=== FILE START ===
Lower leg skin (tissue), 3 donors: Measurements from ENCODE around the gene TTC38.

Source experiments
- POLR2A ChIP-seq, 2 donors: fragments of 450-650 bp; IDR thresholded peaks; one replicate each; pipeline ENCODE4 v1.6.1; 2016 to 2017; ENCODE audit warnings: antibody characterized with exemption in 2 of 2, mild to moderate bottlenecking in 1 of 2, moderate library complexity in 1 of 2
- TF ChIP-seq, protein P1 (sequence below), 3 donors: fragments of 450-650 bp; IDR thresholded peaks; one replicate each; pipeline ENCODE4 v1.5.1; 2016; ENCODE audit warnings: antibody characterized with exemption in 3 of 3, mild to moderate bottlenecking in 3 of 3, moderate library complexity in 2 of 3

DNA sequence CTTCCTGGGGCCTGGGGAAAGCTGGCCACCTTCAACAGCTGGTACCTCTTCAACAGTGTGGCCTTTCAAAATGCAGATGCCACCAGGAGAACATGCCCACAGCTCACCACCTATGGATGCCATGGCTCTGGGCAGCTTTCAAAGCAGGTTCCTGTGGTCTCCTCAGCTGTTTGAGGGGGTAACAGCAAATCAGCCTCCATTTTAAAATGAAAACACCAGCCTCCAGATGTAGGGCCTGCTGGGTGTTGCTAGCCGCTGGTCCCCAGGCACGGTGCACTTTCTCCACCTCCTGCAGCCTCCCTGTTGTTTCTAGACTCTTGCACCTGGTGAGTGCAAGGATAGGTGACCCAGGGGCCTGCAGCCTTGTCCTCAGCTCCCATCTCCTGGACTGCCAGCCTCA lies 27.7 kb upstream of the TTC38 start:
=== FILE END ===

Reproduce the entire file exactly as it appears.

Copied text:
Lower leg skin (tissue), 3 donors: Measurements from ENCODE around the gene TTC38.

Source experiments
- POLR2A ChIP-seq, 2 donors: fragments of 450-650 bp; IDR thresholded peaks; one replicate each; pipeline ENCODE4 v1.6.1; 2016 to 2017; ENCODE audit warnings: antibody characterized with exemption in 2 of 2, mild to moderate bottlenecking in 1 of 2, moderate library complexity in 1 of 2
- TF ChIP-seq, protein P1 (sequence below), 3 donors: fragments of 450-650 bp; IDR thresholded peaks; one replicate each; pipeline ENCODE4 v1.5.1; 2016; ENCODE audit warnings: antibody characterized with exemption in 3 of 3, mild to moderate bottlenecking in 3 of 3, moderate library complexity in 2 of 3

DNA sequence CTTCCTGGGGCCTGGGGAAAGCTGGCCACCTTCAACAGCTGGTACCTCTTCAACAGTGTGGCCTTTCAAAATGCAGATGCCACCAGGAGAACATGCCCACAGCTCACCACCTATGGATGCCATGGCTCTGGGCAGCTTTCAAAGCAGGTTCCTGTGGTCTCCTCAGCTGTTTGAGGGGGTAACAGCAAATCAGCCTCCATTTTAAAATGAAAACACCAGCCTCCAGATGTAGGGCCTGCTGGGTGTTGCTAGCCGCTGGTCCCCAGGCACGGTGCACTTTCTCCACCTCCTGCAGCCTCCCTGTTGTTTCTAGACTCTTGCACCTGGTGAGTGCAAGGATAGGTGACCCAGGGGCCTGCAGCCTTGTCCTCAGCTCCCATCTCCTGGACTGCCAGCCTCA lies 27.7 kb upstream of the TTC38 start: